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Dear Workforce How to Lead When I’m Not The Group’s Supervisor

Clarify expectations. Ask probing questions without making your boss defensive.
May 16, 2001
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QDear Workforce:

A recent promotion has caused me to move from a district office to our national headquarters. In this new role I am expected to be a group leaderand also be responsible for the group's performance. Unfortunately theorganizational chart doesn't appear to support my position, since there are nolinks between the group and myself.

To give you an idea of my predicament, I recently wanted to sharemanagement's vision and expectations with the group. As I am not theirsupervisor I have been told not to do this. It appears that the group'ssupervisor and I have a different set of expectations. Expectations aside, howcan I make this situation work?

- Nationwide trainer, Internet services company, Japan

A Dear Trainer:

You do have a challenge. It is difficult to manage in a situation in whichpeople have different understanding of responsibilities. Clarify expectationswith your boss, who I assume was the person who originally told you that youhave responsibility for the group. Ask the following questions:

  • For what part of the group's performance am I responsible?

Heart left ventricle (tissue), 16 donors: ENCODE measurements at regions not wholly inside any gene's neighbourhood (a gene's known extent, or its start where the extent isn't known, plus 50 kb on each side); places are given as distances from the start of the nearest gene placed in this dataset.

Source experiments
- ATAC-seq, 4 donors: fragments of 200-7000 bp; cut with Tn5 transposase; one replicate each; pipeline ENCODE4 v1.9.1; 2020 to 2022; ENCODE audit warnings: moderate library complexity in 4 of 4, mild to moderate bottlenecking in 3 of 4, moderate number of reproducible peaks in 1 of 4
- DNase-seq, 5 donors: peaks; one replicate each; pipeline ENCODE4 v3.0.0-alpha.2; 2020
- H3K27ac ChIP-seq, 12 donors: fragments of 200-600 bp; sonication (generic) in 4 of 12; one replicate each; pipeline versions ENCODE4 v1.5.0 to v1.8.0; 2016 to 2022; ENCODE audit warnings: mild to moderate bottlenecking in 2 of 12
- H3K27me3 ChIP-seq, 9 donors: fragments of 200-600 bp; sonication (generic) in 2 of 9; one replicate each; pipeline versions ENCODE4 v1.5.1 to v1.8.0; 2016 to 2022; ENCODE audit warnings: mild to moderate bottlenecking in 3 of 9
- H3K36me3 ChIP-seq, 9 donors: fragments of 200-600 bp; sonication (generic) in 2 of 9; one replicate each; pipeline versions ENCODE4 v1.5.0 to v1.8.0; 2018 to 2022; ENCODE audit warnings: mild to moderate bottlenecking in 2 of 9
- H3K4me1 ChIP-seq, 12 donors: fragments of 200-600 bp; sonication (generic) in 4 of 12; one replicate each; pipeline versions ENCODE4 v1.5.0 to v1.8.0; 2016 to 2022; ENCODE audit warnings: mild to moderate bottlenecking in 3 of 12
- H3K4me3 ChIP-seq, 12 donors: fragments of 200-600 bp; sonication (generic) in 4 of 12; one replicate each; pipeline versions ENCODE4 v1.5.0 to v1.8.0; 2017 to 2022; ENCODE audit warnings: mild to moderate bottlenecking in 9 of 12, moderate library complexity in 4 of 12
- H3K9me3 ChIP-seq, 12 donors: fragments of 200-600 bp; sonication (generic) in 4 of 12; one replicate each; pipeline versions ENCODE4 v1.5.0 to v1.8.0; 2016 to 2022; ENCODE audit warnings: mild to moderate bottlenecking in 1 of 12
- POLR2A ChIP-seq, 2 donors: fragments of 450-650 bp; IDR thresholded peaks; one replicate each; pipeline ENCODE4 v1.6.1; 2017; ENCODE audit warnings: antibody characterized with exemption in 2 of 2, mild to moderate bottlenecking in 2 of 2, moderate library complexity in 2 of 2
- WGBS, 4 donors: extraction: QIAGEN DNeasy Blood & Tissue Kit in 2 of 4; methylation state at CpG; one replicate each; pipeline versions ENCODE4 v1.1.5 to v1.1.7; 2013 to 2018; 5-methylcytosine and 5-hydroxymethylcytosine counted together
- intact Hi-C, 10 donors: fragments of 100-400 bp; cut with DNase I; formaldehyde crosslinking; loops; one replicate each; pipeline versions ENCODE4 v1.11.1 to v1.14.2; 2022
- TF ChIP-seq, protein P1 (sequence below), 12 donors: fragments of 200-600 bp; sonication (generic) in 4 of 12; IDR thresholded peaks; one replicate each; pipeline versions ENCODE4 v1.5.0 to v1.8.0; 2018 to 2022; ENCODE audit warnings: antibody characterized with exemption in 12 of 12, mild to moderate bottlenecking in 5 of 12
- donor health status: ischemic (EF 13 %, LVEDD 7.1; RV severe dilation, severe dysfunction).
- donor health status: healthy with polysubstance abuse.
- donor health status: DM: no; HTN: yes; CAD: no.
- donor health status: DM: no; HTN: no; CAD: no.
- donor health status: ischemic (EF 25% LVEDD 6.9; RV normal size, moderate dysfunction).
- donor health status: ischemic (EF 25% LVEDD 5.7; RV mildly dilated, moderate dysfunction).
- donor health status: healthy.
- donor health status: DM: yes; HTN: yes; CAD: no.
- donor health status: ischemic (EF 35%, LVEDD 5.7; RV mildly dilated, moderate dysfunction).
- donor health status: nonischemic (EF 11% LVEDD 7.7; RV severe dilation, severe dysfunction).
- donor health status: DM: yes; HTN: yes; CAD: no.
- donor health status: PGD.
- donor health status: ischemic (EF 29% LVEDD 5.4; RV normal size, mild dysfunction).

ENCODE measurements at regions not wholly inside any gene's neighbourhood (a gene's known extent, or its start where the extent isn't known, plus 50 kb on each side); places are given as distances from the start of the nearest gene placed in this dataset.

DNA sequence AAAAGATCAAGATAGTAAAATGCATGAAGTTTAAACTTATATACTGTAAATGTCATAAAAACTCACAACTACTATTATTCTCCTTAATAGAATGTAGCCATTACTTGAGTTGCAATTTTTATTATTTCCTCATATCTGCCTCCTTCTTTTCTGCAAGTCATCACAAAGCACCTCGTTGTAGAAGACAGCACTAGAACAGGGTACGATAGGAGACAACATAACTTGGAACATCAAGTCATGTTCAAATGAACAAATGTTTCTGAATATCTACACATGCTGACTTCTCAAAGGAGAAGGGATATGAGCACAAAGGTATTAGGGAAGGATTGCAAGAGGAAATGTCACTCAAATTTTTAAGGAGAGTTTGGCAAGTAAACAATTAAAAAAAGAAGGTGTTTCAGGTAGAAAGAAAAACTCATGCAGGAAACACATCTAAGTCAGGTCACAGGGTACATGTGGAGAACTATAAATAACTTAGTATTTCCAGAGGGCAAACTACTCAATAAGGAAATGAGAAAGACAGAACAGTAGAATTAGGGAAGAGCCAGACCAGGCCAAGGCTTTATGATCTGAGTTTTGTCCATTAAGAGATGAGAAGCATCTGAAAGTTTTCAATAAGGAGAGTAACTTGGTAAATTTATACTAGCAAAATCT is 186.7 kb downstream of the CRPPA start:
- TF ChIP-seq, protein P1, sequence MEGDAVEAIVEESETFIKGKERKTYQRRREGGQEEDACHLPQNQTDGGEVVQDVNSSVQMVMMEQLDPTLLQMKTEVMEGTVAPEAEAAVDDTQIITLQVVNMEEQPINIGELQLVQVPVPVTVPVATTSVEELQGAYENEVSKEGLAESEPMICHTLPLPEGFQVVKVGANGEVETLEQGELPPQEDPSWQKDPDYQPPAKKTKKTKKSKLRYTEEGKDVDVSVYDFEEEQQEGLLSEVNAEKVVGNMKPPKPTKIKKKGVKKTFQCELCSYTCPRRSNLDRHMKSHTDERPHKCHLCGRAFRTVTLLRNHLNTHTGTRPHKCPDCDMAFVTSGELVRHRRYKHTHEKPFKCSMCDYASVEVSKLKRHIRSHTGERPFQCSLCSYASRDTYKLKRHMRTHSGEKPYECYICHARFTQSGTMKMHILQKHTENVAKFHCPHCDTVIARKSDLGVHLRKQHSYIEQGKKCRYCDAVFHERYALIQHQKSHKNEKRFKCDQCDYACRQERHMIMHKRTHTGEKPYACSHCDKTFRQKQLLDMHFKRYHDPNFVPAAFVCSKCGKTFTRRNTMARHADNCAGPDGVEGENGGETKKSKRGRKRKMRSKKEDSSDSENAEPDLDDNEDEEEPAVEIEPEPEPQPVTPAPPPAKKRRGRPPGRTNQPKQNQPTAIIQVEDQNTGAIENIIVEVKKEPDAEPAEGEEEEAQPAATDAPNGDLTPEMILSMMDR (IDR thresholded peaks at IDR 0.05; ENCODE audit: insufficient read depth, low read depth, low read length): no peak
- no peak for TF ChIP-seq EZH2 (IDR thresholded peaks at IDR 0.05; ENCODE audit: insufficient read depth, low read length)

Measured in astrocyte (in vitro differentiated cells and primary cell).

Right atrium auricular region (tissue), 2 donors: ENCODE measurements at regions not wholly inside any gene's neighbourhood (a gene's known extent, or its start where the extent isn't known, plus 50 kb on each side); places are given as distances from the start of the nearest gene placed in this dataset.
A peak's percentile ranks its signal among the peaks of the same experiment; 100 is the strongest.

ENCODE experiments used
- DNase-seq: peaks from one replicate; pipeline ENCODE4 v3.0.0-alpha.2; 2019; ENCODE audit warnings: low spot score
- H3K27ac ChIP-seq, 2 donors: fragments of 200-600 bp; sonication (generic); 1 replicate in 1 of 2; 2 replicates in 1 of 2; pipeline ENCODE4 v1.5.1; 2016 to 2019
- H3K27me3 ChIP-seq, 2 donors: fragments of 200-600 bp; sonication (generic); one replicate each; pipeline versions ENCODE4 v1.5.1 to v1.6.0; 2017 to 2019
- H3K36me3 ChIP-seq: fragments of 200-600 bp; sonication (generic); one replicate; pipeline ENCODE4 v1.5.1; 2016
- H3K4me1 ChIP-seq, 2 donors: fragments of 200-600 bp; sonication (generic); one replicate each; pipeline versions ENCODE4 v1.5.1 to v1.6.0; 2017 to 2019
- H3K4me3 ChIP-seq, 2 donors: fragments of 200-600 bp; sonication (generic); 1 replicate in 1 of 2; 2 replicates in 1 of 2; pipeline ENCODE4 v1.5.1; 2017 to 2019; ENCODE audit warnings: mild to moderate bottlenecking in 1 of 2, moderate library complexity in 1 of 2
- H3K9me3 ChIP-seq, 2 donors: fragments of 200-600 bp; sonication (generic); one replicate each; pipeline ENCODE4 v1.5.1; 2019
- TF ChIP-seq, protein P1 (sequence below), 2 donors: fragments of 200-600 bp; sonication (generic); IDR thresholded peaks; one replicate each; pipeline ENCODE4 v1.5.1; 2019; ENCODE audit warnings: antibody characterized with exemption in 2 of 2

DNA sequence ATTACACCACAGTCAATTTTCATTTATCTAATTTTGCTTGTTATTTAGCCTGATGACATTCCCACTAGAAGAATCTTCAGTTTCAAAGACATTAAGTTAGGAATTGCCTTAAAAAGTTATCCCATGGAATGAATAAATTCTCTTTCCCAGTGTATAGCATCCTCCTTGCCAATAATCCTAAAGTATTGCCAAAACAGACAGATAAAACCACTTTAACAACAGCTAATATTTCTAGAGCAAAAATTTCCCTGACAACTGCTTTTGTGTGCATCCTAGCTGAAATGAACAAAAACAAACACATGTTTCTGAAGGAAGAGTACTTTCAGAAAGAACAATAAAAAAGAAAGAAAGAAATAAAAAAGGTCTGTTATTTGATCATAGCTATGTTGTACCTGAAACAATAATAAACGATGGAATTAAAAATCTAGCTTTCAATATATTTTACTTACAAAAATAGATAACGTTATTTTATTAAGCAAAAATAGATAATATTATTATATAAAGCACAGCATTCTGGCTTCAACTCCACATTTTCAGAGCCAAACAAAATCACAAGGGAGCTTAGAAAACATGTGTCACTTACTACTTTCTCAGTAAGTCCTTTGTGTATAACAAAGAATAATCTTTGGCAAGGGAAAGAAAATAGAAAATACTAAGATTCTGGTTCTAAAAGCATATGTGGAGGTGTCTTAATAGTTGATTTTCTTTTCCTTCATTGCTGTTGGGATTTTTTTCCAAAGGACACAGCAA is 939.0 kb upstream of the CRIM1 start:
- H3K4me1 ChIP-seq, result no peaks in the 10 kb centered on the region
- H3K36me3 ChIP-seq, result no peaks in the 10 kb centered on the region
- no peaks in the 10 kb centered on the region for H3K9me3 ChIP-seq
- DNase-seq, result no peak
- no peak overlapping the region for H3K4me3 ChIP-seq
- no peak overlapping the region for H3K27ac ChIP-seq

• For what is the group's supervisor responsible?

  • What responsibility does that supervisor have to me? Am I his or hersupervisor? If not, who is? Why is it someone other than me?

  • What has this supervisor been told about my role?

  • How do you see this person and I working together?

These questions ought to raise the issues that need to be raised. It isimportant that you approach the conversation with the intent to understand whatyour boss is thinking. Do not approach him or her as if the person has donesomething really strange or stupid. You do not want to put anyone on thedefensive. You want to understand what is expected of you and get a clearerunderstanding of who is responsible for what between you and the supervisor.

SOURCE: Susan B. Gebelein, executive vice president for Personnel DecisionsInternational, and author of PDI's Successful Manager's Handbook, Feb. 26, 2001.

LEARN MORE: Other articles, tips and assessments on managementskills.

The information contained in this article is intended to provide usefulinformation on the topic covered, but should not be construed as legal advice ora legal opinion. Also remember that state laws may differ from the federal law.

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 The information contained in this article is intended to provide useful information on the topic covered, but should not be construed as legal advice or a legal opinion. Also remember that state laws may differ from the federal law.

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